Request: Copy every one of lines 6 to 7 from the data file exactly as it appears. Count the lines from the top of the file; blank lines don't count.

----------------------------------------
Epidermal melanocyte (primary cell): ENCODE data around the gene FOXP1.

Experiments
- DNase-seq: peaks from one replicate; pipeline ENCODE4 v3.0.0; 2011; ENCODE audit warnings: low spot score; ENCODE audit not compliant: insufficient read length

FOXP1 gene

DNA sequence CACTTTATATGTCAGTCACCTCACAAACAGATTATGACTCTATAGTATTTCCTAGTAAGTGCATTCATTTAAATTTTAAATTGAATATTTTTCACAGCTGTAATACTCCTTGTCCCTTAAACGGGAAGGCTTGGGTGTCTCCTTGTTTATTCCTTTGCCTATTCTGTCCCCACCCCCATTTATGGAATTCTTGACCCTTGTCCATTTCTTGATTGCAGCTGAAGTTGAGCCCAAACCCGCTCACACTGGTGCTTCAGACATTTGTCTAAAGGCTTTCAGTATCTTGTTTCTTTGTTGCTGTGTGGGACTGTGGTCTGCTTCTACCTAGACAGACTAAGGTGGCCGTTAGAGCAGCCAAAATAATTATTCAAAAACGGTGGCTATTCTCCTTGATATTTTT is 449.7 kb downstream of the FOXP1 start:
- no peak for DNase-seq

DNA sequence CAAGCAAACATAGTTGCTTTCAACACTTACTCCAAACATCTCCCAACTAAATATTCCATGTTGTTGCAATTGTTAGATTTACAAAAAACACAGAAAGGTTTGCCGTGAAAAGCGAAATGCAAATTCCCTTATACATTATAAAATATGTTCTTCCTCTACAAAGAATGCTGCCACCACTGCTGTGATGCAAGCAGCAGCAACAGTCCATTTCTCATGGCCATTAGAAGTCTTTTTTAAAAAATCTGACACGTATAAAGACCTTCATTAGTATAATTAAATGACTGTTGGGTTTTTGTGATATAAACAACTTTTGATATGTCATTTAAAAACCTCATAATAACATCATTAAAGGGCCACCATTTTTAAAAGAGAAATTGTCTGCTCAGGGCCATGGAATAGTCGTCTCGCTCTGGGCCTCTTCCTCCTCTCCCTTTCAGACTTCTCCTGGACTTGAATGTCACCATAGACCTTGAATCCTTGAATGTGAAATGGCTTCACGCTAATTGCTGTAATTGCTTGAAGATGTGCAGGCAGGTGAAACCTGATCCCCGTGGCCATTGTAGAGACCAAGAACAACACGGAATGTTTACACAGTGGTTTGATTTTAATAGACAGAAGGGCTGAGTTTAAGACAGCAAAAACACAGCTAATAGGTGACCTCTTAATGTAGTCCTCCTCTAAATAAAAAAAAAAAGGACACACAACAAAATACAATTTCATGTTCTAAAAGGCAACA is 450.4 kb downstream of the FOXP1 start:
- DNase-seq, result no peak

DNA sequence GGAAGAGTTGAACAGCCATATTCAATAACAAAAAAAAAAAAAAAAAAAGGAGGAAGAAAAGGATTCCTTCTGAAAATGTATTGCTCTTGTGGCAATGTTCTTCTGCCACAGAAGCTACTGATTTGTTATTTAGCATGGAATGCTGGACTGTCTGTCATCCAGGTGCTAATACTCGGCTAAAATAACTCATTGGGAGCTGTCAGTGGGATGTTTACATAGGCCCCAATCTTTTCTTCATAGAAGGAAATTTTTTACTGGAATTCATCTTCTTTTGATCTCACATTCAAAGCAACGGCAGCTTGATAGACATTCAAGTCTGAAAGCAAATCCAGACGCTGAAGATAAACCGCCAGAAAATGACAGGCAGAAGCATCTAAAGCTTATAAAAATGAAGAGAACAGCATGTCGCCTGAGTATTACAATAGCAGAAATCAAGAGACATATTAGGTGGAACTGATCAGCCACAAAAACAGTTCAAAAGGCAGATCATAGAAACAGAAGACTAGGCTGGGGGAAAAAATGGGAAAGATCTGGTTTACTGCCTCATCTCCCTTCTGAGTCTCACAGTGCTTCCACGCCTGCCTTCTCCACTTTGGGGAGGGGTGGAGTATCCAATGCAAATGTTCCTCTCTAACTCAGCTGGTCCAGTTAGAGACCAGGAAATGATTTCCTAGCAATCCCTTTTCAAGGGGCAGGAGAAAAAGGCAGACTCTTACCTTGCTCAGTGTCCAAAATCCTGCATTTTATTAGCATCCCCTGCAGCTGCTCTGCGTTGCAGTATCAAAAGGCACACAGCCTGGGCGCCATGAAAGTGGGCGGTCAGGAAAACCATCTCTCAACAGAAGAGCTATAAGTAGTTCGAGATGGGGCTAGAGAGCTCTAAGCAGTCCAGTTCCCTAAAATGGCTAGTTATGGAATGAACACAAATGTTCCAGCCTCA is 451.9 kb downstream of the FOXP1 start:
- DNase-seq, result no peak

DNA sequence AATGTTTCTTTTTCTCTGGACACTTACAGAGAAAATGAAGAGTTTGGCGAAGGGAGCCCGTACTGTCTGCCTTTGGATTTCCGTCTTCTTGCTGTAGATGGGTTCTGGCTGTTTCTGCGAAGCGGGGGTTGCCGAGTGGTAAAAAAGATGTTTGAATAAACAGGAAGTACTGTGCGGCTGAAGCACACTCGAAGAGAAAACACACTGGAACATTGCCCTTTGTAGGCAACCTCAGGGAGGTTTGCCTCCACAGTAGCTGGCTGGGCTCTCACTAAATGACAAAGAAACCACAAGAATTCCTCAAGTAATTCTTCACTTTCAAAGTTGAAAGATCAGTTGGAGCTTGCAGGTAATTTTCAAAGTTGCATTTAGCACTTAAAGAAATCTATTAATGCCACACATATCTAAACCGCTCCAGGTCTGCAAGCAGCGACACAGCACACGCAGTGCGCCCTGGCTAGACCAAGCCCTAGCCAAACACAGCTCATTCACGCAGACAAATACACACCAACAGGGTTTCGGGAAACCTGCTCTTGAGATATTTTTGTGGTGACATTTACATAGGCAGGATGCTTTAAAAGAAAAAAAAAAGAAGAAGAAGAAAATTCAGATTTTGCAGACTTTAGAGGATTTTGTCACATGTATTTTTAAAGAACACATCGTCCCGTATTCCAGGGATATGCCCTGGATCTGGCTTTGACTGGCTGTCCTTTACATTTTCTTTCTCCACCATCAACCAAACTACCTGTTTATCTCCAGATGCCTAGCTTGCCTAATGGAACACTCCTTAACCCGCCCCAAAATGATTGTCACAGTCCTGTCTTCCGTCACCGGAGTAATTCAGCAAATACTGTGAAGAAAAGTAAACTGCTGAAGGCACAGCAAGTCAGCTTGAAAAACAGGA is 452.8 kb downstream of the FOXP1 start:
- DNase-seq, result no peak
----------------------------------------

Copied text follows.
- no peak for DNase-seq

DNA sequence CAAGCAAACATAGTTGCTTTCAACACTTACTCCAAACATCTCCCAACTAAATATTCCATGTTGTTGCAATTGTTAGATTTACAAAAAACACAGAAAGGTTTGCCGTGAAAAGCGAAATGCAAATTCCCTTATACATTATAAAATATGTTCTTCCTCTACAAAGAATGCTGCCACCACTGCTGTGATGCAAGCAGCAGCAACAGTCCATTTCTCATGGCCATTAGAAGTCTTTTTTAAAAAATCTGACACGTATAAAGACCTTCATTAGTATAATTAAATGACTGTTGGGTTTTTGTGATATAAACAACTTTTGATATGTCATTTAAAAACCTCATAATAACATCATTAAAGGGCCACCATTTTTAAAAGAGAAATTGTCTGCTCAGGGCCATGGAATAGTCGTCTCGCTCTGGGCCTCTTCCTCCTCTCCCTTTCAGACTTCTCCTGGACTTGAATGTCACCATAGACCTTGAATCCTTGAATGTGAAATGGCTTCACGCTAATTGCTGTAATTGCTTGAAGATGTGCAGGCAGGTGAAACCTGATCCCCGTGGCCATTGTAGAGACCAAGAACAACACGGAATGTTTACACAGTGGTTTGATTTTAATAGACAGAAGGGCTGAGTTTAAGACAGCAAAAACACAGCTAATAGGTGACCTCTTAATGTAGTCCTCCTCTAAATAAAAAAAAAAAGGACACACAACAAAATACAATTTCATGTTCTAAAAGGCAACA is 450.4 kb downstream of the FOXP1 start: